The US-China trade war just keeps on escalating.
President Donald Trump on Friday announced increased tariffs in response to penalties China had levied that morning on $75 billion worth of US products — a wave of tariffs that were themselves a Chinese response to earlier US penalties.
These latest US levies, a development Trump waited to announce until after the stock market had closed, raise existing penalties on $250 billion in goods being imported from China to a 30 percent tax. They also levy an extra 5 percent tax — for a total of 15 percent — on another $300 billion in products that were set to be taxed starting September 1. The tariff hikes on the former goods are slated to go into effect on October 1.
For many years China (and many other countries) has been taking advantage of the United States on Trade, Intellectual Property Theft, and much more. Our Country has been losing HUNDREDS OF BILLIONS OF DOLLARS a year to China, with no end in sight....— Donald J. Trump (@realDonaldTrump) August 23, 2019
....Sadly, past Administrations have allowed China to get so far ahead of Fair and Balanced Trade that it has become a great burden to the American Taxpayer. As President, I can no longer allow this to happen! In the spirit of achieving Fair Trade, we must Balance this very....— Donald J. Trump (@realDonaldTrump) August 23, 2019
...unfair Trading Relationship. China should not have put new Tariffs on 75 BILLION DOLLARS of United States product (politically motivated!). Starting on October 1st, the 250 BILLION DOLLARS of goods and products from China, currently being taxed at 25%, will be taxed at 30%...— Donald J. Trump (@realDonaldTrump) August 23, 2019
...Additionally, the remaining 300 BILLION DOLLARS of goods and products from China, that was being taxed from September 1st at 10%, will now be taxed at 15%. Thank you for your attention to this matter!— Donald J. Trump (@realDonaldTrump) August 23, 2019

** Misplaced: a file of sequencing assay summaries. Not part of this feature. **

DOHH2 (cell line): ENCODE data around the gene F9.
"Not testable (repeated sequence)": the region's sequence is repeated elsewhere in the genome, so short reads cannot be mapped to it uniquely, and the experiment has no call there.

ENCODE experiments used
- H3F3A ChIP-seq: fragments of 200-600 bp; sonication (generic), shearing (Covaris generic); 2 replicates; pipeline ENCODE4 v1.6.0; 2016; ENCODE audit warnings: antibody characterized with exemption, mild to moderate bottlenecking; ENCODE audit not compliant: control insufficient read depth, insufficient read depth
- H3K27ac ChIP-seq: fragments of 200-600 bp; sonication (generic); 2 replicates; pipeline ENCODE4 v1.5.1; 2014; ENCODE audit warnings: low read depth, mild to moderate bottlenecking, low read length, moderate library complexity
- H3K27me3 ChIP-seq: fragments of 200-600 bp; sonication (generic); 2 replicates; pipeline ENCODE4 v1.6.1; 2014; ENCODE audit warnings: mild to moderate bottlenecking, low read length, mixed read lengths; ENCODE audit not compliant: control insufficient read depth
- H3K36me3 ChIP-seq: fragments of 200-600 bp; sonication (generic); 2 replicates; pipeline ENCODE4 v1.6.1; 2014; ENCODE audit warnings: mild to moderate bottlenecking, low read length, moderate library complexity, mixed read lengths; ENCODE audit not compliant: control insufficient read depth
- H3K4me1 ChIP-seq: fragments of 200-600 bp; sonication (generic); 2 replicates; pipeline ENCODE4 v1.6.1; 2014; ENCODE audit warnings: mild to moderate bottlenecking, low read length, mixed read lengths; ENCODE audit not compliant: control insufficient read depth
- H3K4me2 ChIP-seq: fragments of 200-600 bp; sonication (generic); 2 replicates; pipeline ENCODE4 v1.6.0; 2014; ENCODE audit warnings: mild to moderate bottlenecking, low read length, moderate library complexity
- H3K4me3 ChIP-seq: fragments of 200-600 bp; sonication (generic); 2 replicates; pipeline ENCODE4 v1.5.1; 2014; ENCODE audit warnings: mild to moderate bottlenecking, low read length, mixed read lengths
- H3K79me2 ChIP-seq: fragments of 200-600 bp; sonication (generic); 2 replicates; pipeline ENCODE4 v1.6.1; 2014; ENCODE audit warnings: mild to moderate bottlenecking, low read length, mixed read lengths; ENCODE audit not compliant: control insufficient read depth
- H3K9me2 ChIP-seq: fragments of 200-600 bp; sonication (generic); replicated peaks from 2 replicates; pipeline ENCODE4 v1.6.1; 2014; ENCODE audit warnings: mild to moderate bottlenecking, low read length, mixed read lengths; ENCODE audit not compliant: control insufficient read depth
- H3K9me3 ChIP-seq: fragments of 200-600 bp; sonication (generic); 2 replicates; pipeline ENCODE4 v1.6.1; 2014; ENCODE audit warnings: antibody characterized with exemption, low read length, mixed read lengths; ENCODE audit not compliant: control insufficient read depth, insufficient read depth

Trump’s move ups the ante on an increasingly tense trade war that’s causing growing fallout in the stock market. In anticipation of these taxes, the Dow dropped more than 600 points on Friday after Trump tweeted out a threat earlier in the day. As Vox’s Jen Kirby has reported, Trump may be reacting to China’s latest moves now, but the country’s recent tariffs were actually in response to actions he had previously taken:
China, of course, is pushing back against Trump’s own levies. The president in August announced 10 percent tariffs on $300 billion in Chinese products starting September 1, which, when combined with previous tariffs, effectively taxes nearly all Chinese goods.
Friday’s announcement builds off several earlier rounds of tariffs that Trump had previously laid out. Last fall, the US levied a 10 percent tariff on $200 billion in Chinese imports, with a focus on products that are predominately sold to businesses. This past May, the administration raised that tax to a 25 percent tariff. (Those are the goods that will now be taxed at 30 percent.) Additionally, Trump set another 10 percent tariff to go into effect on September 1 on $300 billion in Chinese goods, a tax that’s expected to affect more consumer products. (Those goods will now be taxed at 15 percent.)
Before China announced its retaliatory tariffs Friday, Trump had said he would delay some of the tariffs slated for September 1 due to concerns that they would slow spending during the holiday season. Those tariffs applied to popular consumer goods including cellphones and clothing and are now scheduled for December 15, a timeline his Friday tweets did not comment on.
Trump’s use of tariffs is part of a larger protectionist strategy he’s employed in what he says is an effort to bring jobs back to the US, curb the US trade deficit, and hold China accountable for alleged intellectual property abuses. But as Vox’s Kirby noted, the world’s two largest economies don’t seem set to resolve their differences anytime soon:
China’s latest move is a reminder that Washington and Beijing are no closer to ending this economic brinksmanship or signing any sort of deal. China and the US are supposed to resume trade talks in September, but no date has been set yet.
Given the uncertainty plaguing not only the US economy but other economies around the world — including Germany and China — Trump’s ongoing spat over tariffs does little to ease worries about a potential recession, even if investors won’t fully react to the news until Monday.